Use the interactivity to play two of the bells in a pattern. How do you know when it is your turn to ring, and how do you know which bell to ring?

Use the interactivity to listen to the bells ringing a pattern. Now it's your turn! Play one of the bells yourself. How do you know when it is your turn to ring?

Using different numbers of sticks, how many different triangles are you able to make? Can you make any rules about the numbers of sticks that make the most triangles?

Let's say you can only use two different lengths - 2 units and 4 units. Using just these 2 lengths as the edges how many different cuboids can you make?

Is it possible to place 2 counters on the 3 by 3 grid so that there is an even number of counters in every row and every column? How about if you have 3 counters or 4 counters or....?

How can you put five cereal packets together to make different shapes if you must put them face-to-face?

Hover your mouse over the counters to see which ones will be removed. Click to remove them. The winner is the last one to remove a counter. How you can make sure you win?

Can you shunt the trucks so that the Cattle truck and the Sheep truck change places and the Engine is back on the main line?

A 2 by 3 rectangle contains 8 squares and a 3 by 4 rectangle contains 20 squares. What size rectangle(s) contain(s) exactly 100 squares? Can you find them all?

A tetromino is made up of four squares joined edge to edge. Can this tetromino, together with 15 copies of itself, be used to cover an eight by eight chessboard?

Take 5 cubes of one colour and 2 of another colour. How many different ways can you join them if the 5 must touch the table and the 2 must not touch the table?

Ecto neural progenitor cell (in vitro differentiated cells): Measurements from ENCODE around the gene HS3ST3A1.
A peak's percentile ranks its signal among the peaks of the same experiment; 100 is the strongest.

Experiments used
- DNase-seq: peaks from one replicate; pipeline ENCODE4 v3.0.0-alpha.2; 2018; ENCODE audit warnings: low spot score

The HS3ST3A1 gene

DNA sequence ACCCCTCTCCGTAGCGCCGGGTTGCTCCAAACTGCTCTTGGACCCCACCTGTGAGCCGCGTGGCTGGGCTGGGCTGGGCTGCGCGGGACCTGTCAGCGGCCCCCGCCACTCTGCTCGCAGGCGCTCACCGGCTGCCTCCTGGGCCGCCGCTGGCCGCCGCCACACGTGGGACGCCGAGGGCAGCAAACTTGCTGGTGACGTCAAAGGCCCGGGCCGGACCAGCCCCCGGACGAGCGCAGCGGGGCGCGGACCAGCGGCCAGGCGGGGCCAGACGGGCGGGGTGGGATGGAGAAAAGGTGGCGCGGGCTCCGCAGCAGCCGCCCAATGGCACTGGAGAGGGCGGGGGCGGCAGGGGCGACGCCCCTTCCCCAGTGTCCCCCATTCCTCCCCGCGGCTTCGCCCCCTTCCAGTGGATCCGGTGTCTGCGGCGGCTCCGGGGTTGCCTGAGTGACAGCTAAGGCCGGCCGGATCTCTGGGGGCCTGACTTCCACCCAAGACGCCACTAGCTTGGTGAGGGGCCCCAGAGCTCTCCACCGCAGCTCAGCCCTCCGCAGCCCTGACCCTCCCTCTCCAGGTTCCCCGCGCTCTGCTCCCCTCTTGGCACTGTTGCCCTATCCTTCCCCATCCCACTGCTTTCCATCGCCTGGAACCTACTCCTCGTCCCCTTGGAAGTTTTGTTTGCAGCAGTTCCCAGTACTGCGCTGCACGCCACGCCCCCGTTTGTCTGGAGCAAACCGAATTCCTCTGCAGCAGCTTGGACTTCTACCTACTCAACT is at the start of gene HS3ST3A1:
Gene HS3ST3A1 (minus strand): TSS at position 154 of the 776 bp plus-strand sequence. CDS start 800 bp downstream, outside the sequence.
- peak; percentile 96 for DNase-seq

Can you find all the different ways of lining up these Cuisenaire rods?

What is the smallest cuboid that you can put in this box so that you cannot fit another that's the same into it?

Can you put the numbers from 1 to 15 on the circles so that no consecutive numbers lie anywhere along a continuous straight line?

Imagine you have an unlimited number of four types of triangle. How many different tetrahedra can you make?

Can you put the numbers 1 to 8 into the circles so that the four calculations are correct?

Take a rectangle of paper and fold it in half, and half again, to make four smaller rectangles. How many different ways can you fold it up?

Arrange 9 red cubes, 9 blue cubes and 9 yellow cubes into a large 3 by 3 cube. No row or column of cubes must contain two cubes of the same colour.

You have 4 red and 5 blue counters. How many ways can they be placed on a 3 by 3 grid so that all the rows columns and diagonals have an even number of red counters?

10 space travellers are waiting to board their spaceships. There are two rows of seats in the waiting room. Using the rules, where are they all sitting? Can you find all the possible ways?

Swap the stars with the moons, using only knights' moves (as on a chess board). What is the smallest number of moves possible?

In how many ways can you fit two of these yellow triangles together? Can you predict the number of ways two blue triangles can be fitted together?

What is the best way to shunt these carriages so that each train can continue its journey?

These practical challenges are all about making a 'tray' and covering it with paper.

How many models can you find which obey these rules?